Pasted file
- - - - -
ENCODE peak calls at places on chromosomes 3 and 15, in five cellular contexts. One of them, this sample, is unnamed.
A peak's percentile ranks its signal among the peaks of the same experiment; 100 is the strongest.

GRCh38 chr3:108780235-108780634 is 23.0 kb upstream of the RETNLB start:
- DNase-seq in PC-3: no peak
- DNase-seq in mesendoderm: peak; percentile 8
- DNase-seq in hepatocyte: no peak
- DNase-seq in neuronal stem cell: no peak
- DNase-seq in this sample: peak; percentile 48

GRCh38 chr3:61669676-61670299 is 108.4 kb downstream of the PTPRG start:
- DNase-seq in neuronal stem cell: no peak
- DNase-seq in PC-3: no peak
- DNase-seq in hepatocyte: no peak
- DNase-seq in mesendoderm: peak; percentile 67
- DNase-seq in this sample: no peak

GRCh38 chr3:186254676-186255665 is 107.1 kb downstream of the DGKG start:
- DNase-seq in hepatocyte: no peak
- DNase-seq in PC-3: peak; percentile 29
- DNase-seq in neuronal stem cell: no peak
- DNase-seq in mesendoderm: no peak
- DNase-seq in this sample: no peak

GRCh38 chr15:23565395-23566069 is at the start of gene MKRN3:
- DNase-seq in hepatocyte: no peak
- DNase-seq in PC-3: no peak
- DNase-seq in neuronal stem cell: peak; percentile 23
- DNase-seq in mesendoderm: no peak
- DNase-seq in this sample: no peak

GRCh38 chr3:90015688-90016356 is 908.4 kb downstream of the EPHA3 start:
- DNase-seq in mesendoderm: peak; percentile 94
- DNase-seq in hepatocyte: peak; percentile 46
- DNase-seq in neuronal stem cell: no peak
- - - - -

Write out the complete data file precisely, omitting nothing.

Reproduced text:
ENCODE peak calls at places on chromosomes 3 and 15, in five cellular contexts. One of them, this sample, is unnamed.
A peak's percentile ranks its signal among the peaks of the same experiment; 100 is the strongest.

GRCh38 chr3:108780235-108780634 is 23.0 kb upstream of the RETNLB start:
- DNase-seq in PC-3: no peak
- DNase-seq in mesendoderm: peak; percentile 8
- DNase-seq in hepatocyte: no peak
- DNase-seq in neuronal stem cell: no peak
- DNase-seq in this sample: peak; percentile 48

GRCh38 chr3:61669676-61670299 is 108.4 kb downstream of the PTPRG start:
- DNase-seq in neuronal stem cell: no peak
- DNase-seq in PC-3: no peak
- DNase-seq in hepatocyte: no peak
- DNase-seq in mesendoderm: peak; percentile 67
- DNase-seq in this sample: no peak

GRCh38 chr3:186254676-186255665 is 107.1 kb downstream of the DGKG start:
- DNase-seq in hepatocyte: no peak
- DNase-seq in PC-3: peak; percentile 29
- DNase-seq in neuronal stem cell: no peak
- DNase-seq in mesendoderm: no peak
- DNase-seq in this sample: no peak

GRCh38 chr15:23565395-23566069 is at the start of gene MKRN3:
- DNase-seq in hepatocyte: no peak
- DNase-seq in PC-3: no peak
- DNase-seq in neuronal stem cell: peak; percentile 23
- DNase-seq in mesendoderm: no peak
- DNase-seq in this sample: no peak

GRCh38 chr3:90015688-90016356 is 908.4 kb downstream of the EPHA3 start:
- DNase-seq in mesendoderm: peak; percentile 94
- DNase-seq in hepatocyte: peak; percentile 46
- DNase-seq in neuronal stem cell: no peak